In celebrating Black History Month, the RLS-NYC office was joined by Dr. Carla Dubose (SUNY Westchester), Dr. Henry Louis Taylor, Jr. (University at Buffalo), Dr. Peter Cole (Western Illinois University), and Dr. Faustina DuCros (San José State University), for an hour-long discussion on the Great Migration.
Some of the when and why questions around the migration of 6-million Black people, out of the South and into Northern urban areas were discussed. Central to the conversation were the themes of labor, organizing, urban planning, and identity in New York City, Buffalo, Chicago, and Los Angeles.
Watch the recording of this event:
- Dr. Carla J DuBose-Simons:
- DuBose-Simons, Carla J. “Movin’ on Up: African Americans in the South Bronx in the 1940s.” New York History 95, no. 4 (2014): 543-557.
- Ezra, M. (Ed.). (2013). The Economic Civil Rights Movement: African Americans and the Struggle for Economic Power (1st ed.). Routledge 3. The Brooklyn Urban League and Equal Employment Opportunity in New York’s War Industries Carla J. DuBose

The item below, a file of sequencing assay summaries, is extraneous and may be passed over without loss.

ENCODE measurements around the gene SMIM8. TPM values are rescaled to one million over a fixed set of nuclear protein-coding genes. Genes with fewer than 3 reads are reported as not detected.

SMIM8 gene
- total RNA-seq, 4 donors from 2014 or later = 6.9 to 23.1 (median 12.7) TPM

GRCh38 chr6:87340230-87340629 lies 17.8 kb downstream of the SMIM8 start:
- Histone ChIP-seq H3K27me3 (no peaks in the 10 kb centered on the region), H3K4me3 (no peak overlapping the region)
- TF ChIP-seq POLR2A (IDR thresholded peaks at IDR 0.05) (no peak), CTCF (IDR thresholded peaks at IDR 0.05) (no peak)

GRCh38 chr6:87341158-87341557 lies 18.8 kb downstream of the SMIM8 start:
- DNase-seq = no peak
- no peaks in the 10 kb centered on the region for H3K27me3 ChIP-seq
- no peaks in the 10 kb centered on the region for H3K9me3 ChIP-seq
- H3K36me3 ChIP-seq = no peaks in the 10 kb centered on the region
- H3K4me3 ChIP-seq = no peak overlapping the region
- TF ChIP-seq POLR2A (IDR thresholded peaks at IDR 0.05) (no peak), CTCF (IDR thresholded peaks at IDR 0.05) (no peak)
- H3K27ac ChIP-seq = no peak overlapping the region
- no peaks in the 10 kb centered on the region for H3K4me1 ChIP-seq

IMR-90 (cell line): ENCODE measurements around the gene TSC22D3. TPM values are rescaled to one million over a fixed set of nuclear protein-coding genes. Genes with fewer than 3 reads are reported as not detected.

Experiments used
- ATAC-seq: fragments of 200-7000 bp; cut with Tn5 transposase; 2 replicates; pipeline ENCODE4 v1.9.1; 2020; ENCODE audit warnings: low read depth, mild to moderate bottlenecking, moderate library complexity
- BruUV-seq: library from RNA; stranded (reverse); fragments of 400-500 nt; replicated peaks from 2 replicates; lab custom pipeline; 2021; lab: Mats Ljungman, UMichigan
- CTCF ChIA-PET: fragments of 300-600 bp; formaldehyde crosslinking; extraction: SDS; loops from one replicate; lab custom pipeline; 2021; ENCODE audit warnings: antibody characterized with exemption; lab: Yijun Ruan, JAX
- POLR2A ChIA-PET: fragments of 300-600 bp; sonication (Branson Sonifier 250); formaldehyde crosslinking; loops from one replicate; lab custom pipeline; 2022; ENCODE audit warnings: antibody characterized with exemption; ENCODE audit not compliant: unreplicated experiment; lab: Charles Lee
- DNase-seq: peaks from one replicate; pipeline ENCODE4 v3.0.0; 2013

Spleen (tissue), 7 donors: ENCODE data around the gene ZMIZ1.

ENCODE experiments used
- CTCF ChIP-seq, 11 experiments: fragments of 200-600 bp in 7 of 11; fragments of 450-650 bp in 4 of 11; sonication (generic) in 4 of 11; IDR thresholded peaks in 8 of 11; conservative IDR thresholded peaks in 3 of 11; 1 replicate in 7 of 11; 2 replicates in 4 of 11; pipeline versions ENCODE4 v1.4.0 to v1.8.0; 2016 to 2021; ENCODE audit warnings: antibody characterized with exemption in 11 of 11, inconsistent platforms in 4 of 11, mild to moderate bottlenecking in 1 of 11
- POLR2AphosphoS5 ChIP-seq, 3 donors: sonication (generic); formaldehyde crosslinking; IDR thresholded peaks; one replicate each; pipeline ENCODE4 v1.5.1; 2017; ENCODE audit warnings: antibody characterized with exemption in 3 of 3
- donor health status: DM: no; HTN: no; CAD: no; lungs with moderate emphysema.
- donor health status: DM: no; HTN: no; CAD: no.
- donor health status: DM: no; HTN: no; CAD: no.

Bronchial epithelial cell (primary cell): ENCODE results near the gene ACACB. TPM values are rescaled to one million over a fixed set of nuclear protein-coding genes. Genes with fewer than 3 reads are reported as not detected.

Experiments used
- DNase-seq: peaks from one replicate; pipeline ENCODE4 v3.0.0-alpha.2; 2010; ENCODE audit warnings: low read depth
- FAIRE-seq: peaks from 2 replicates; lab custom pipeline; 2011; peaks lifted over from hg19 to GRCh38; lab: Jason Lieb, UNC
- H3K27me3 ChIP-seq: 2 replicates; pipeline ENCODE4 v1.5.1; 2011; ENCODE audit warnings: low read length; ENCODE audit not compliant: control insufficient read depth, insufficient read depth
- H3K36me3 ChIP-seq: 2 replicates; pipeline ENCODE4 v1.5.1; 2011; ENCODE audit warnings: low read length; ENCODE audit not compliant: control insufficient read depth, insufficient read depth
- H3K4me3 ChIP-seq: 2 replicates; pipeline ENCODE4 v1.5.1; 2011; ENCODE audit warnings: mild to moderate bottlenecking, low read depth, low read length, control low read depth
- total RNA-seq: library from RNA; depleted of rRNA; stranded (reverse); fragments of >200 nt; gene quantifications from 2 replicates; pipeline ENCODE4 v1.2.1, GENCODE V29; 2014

- Dr. Faustina DuCros:
- “You’re a Different Kind of Black—Where You From?”: The Qualifying Role of Place in the Construction of Black Racial and Ethnic Identities among Louisiana Creole Migrants
- Dr. DuCros is also the author of the forthcoming: Louisiana Creoles Out West: The Making of Black Racial and Ethnic Identities in California, where she uses qualitative sociology to unveil the not-yet-fully-told story of Louisiana Creoles in California. The book shows how the shifting boundaries associated with migration, place, belonging, ancestry, and ethnicity shape an American-born Black identity making process through a regionalized ethnicity.
- Dr. Peter Cole: